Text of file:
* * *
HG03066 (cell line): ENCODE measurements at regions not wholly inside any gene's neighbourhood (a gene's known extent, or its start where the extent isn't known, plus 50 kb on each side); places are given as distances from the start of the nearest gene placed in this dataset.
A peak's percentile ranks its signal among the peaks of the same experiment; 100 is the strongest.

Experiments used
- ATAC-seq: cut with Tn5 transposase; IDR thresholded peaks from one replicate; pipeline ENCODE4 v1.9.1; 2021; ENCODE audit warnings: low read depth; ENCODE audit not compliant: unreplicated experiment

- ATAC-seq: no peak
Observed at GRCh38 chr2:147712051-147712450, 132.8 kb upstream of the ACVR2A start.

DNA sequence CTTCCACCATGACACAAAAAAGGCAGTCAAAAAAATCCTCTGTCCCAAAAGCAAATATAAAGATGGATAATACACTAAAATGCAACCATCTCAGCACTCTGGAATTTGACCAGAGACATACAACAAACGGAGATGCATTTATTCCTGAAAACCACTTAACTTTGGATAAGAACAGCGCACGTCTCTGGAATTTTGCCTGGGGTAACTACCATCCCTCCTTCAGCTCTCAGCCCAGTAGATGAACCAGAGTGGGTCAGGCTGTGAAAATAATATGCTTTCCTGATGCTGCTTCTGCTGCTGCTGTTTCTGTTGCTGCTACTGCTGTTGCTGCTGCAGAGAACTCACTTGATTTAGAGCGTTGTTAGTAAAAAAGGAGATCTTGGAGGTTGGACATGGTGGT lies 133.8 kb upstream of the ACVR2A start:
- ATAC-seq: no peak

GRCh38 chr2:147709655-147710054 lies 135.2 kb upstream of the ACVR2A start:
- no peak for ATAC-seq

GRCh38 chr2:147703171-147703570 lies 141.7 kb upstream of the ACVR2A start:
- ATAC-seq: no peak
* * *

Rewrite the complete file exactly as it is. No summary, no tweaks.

HG03066 (cell line): ENCODE measurements at regions not wholly inside any gene's neighbourhood (a gene's known extent, or its start where the extent isn't known, plus 50 kb on each side); places are given as distances from the start of the nearest gene placed in this dataset.
A peak's percentile ranks its signal among the peaks of the same experiment; 100 is the strongest.

Experiments used
- ATAC-seq: cut with Tn5 transposase; IDR thresholded peaks from one replicate; pipeline ENCODE4 v1.9.1; 2021; ENCODE audit warnings: low read depth; ENCODE audit not compliant: unreplicated experiment

- ATAC-seq: no peak
Observed at GRCh38 chr2:147712051-147712450, 132.8 kb upstream of the ACVR2A start.

DNA sequence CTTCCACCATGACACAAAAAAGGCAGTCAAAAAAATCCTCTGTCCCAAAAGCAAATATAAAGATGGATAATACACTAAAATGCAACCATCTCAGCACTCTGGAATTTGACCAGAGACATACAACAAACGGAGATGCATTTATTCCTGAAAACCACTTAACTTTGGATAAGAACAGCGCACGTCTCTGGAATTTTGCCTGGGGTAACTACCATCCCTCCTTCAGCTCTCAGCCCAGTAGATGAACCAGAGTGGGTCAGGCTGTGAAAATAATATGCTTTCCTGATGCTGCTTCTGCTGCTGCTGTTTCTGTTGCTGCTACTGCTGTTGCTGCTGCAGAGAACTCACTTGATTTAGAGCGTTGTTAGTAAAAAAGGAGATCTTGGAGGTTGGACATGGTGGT lies 133.8 kb upstream of the ACVR2A start:
- ATAC-seq: no peak

GRCh38 chr2:147709655-147710054 lies 135.2 kb upstream of the ACVR2A start:
- no peak for ATAC-seq

GRCh38 chr2:147703171-147703570 lies 141.7 kb upstream of the ACVR2A start:
- ATAC-seq: no peak